To reiterate – if you're shooting RAW, there is no difference whether you apply a WB setting before the shot is taken or when you're post-processing the image. That's why it's a RAW image.

To re-reiterate, the only in-camera setting that affects the RAW image data is long exposure NR, which subtracts a dark frame from the RAW image prior to writing it to the card. No other in-camera setting – none of them, including Kelvin or Custom WB – affect the RAW image, only the metadata (meaning those settings can be altered at will in post, with no 'penalty' and nothing lost). Again, that's the whole point of shooting RAW.

As for 'cumbersome', you just select your WB reference image and all the files to which you want it applied, then use the WB eyedropper tool on the reference image. Or, if you know the color temp you want, just select a batch of images and type in that value. Either way, it's a couple of mouse clicks and done.


Zeidora said:
Re grey wedges, fine for greyscale calibration, but not the same as a color-checker, or similar. Re balance light source vs. WB of camera, the old photo setting (3200K) on microscope incandescent light sources (plus 80 series filter for daylight film), is a bit dated, particularly if you consider LED sources these days. WRT WB/K/profiling, there is no difference between dLM and dSLR. Axiocam HRc with Zen works quite nicely.
My point had nothing to do with balancing the light source. I was suggesting the step wedge for a neutral gray (i.e., reduced intensity) WB reference, as opposed to using the white light source directly.
 

greger

7D
Jan 1, 2013
259
1
I use AWB for everything except flash. I don't shoot indoors much, but would use flourescent if needed. Shooting in Raw I rarely have to adjust colour in post. Adding a blue filter in PS has enhanced a couple of pictures when I tried it.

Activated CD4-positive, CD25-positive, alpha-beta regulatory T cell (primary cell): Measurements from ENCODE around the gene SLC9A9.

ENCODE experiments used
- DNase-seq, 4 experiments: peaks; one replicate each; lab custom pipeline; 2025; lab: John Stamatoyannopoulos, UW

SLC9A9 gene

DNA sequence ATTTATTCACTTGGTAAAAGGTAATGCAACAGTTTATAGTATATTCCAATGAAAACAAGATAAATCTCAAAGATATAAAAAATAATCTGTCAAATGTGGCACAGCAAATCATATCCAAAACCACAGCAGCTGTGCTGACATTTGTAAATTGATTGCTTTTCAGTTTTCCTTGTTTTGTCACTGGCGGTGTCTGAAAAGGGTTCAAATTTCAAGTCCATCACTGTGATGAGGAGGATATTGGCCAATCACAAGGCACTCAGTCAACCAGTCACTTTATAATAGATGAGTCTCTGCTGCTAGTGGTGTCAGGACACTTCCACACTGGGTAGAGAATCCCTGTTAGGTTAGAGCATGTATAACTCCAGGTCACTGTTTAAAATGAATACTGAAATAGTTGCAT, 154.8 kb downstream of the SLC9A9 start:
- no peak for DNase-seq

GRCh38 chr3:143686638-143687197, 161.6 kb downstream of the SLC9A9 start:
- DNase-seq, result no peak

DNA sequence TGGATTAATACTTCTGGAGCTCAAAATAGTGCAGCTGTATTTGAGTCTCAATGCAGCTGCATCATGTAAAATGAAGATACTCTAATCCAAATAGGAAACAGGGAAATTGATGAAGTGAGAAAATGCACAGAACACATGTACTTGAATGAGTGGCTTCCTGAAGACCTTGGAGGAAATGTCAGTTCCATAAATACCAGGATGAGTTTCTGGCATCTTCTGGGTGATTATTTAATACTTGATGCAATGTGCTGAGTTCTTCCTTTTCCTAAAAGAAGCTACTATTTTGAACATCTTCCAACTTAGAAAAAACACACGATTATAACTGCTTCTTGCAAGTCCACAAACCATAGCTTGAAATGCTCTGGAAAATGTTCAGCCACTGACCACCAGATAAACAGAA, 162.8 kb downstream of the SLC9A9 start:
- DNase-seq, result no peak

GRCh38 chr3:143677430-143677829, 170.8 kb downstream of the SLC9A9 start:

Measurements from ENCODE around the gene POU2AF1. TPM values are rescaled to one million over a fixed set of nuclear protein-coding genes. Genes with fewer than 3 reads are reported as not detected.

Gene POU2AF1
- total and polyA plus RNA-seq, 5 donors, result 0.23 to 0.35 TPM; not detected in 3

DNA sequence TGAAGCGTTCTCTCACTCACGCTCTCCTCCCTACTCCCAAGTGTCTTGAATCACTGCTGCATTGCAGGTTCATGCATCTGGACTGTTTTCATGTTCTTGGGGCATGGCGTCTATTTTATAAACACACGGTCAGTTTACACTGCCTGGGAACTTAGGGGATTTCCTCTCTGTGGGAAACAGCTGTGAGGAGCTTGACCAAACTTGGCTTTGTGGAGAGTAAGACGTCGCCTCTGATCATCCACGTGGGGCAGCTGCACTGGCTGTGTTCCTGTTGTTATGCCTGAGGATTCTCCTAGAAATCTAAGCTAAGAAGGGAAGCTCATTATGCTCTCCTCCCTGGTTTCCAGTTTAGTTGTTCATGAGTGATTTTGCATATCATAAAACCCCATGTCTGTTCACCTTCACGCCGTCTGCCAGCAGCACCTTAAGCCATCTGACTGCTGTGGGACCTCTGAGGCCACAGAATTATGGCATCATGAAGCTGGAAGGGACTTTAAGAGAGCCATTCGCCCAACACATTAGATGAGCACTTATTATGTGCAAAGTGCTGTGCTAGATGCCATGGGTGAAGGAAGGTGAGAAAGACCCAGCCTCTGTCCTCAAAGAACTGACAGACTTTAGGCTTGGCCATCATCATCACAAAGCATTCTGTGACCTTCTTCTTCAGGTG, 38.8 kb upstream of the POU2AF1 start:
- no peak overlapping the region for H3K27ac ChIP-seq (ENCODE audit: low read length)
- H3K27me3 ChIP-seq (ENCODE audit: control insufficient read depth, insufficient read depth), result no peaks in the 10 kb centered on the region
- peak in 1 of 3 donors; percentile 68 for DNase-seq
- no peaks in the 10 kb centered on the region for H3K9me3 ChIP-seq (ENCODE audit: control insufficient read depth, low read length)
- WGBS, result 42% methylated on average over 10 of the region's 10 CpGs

YuengLinger

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My dermatologist said something about Kelvin the last time he "burned" off a wart with liquid nitrogen.

Ouch.

SERIOUSLY though...when I use my strobes (Einsteins) I set to 5600K so I get better looking, more consistent flesh tones on the little preview thingamajigger on the back of the camera. Otherwise I get swings, where some look right, others too warm. Setting to K works for me in this situation.

Otherwise, AWB seems great on the 5DIII--even under fluorescent lights.
 

YuengLinger

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rfdesigner said:
nc0b said:
I definitely use Kelvin when shooting ballroom dancing under incandescent lighting. No I don't shoot raw, as these pictures are often used on a web site or for scrap book archives of the dance organization. I have no interest in the added complication in workflow of shooting raw. Ballrooms often have fancy chandeliers with dozens of tiny bulbs, and a setting of something around 3200 K works very well. The skin tones are warm and pleasant, but not annoyingly yellow or approaching orange if AWB is used.

I may get flamed for shooting JPG, but my output with a 70-200mm f/2.8 II and a 6D fulfill the needs of the Colorado dance organization. Compared to everyone else's results with their compact cameras, the dances I shoot using Kelvin turn out excellent.
I might suggest that successfully shooting JPG for paying clients shows a degree of professionalism.. you can get it close enough in-camera, just like we all had to do with film.
Professionals I know tend to use the best tools available. But real men don't eat quiche, right?

Please remember, when talking about film, y'all had that plastic strip...I think it was a negative? Didn't it have quite a bit of leeway for working with prints? Dodgin' and burnin' and all that? JPGs limit what can be done with images, digital and print. RAWs are the soft generation's negatives, I guess.
 

3kramd5

EOS R6
Mar 2, 2012
3,084
405
YuengLinger said:
rfdesigner said:
nc0b said: